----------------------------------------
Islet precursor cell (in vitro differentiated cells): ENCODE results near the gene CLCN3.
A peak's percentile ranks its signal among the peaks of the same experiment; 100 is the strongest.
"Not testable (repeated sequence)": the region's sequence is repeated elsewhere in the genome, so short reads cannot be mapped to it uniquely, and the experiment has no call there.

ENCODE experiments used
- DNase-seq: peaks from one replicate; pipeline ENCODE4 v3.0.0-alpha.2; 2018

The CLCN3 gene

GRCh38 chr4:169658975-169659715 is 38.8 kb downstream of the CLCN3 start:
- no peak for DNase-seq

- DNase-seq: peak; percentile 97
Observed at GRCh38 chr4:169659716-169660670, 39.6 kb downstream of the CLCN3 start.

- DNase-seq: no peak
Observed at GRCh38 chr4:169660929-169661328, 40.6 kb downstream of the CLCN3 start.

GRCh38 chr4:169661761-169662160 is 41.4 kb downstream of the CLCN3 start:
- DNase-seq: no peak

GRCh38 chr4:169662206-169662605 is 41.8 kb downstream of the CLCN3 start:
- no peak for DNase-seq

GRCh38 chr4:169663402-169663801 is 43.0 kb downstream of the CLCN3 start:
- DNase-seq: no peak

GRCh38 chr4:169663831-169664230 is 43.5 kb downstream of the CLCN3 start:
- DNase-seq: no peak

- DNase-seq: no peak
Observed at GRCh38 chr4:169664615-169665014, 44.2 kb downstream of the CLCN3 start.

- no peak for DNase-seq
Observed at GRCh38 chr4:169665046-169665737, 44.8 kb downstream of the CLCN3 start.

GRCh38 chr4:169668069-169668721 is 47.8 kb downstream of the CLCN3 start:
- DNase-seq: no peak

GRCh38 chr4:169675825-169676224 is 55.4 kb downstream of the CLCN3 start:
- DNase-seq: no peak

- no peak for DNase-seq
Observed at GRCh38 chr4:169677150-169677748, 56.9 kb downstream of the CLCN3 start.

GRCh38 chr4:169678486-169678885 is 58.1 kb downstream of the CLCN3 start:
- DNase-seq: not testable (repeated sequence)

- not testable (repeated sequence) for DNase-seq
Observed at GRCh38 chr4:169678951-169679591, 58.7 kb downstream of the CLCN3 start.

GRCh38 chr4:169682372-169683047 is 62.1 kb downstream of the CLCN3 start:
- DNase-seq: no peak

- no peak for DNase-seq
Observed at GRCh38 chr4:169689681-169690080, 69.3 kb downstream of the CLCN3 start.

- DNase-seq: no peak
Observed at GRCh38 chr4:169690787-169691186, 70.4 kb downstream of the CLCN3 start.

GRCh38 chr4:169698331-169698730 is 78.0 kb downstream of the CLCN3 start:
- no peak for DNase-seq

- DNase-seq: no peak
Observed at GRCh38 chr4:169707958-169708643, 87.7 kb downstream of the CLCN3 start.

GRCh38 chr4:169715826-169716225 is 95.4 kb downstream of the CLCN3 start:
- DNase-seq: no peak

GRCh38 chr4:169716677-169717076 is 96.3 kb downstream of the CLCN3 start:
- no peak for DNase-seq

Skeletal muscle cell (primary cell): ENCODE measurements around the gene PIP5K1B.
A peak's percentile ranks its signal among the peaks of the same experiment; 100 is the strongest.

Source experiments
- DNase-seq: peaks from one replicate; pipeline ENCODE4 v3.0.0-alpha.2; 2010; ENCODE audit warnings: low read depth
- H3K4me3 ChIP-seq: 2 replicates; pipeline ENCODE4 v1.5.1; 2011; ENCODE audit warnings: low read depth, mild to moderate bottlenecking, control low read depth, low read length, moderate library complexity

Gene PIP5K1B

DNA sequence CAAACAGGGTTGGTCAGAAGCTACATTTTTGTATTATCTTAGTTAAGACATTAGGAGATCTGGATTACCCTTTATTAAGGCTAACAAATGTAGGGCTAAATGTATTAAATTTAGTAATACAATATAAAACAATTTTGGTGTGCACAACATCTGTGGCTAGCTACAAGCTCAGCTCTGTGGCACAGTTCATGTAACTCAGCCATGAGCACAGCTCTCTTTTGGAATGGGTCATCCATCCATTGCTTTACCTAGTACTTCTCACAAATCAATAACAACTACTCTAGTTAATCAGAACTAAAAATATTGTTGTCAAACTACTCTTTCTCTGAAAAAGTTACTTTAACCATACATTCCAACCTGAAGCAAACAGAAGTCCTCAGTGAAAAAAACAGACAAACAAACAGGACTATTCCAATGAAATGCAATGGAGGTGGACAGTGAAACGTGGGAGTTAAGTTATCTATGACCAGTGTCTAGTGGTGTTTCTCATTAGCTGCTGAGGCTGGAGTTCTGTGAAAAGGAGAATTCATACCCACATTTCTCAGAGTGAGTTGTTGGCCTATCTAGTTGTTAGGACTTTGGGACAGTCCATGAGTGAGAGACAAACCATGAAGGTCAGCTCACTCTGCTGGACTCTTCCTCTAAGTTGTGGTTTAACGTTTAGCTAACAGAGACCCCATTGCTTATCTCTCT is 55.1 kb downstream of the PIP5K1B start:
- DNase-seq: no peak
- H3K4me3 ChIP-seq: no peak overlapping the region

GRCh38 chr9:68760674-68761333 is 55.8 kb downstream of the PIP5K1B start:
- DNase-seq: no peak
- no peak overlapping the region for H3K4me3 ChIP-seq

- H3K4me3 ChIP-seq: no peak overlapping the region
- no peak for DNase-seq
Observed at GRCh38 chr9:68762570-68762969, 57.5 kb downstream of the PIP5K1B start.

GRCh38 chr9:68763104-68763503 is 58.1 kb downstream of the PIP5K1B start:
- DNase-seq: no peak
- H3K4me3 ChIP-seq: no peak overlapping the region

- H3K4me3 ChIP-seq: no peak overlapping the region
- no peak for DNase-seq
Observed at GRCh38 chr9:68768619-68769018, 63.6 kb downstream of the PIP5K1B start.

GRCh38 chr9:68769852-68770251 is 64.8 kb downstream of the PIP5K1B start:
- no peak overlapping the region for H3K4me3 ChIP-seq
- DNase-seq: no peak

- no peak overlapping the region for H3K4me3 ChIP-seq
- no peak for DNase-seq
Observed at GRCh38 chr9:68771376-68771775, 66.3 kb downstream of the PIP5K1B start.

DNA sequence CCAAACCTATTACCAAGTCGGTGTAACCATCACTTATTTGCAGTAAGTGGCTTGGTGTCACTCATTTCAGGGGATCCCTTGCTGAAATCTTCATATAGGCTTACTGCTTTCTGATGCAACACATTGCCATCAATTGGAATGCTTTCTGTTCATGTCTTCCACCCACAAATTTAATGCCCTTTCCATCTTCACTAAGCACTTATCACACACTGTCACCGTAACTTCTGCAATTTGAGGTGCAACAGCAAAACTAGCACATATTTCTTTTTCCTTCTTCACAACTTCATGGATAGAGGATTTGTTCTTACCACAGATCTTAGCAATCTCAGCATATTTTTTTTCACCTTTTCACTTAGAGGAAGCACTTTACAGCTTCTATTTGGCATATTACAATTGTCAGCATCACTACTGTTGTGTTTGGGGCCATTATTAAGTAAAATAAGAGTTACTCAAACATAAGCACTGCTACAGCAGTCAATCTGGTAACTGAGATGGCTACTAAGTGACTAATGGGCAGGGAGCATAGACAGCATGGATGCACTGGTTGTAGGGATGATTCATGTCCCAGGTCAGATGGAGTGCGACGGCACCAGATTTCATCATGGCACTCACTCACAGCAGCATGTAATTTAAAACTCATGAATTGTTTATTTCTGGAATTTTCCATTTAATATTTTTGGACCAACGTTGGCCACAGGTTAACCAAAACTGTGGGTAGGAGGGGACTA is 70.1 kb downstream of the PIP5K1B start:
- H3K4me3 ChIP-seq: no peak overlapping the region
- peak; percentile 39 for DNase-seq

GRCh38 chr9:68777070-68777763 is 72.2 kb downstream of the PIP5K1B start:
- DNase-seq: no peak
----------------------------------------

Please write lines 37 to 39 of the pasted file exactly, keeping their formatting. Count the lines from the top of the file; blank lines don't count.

- no peak for DNase-seq
Observed at GRCh38 chr4:169689681-169690080, 69.3 kb downstream of the CLCN3 start.

- DNase-seq: no peak